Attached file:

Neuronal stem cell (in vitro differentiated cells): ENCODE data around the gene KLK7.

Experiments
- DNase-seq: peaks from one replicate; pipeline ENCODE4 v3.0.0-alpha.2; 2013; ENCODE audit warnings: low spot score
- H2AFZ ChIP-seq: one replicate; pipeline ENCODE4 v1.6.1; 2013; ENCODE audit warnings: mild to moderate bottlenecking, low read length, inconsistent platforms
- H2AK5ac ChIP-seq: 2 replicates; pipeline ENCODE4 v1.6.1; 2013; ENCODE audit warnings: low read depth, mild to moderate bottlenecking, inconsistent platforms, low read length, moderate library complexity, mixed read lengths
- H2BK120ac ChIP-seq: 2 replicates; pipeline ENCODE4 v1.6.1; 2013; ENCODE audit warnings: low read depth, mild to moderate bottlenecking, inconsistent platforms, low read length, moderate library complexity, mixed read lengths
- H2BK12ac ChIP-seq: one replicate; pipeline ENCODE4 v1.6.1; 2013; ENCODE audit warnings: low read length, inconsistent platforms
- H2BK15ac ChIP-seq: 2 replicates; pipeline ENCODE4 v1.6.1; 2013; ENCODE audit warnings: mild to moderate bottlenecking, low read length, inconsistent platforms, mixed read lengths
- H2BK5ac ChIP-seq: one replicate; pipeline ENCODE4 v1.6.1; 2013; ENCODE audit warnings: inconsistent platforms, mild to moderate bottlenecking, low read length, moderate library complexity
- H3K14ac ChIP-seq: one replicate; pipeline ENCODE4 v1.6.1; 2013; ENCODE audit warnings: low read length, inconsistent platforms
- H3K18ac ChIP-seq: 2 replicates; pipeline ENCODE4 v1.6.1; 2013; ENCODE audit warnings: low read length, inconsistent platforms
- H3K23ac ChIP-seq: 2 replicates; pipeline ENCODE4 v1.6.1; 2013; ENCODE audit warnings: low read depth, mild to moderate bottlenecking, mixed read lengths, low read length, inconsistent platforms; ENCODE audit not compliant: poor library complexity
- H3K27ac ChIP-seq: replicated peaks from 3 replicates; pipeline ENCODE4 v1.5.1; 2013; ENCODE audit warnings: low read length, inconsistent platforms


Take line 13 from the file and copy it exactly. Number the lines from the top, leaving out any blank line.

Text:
- H3K27ac ChIP-seq: replicated peaks from 3 replicates; pipeline ENCODE4 v1.5.1; 2013; ENCODE audit warnings: low read length, inconsistent platforms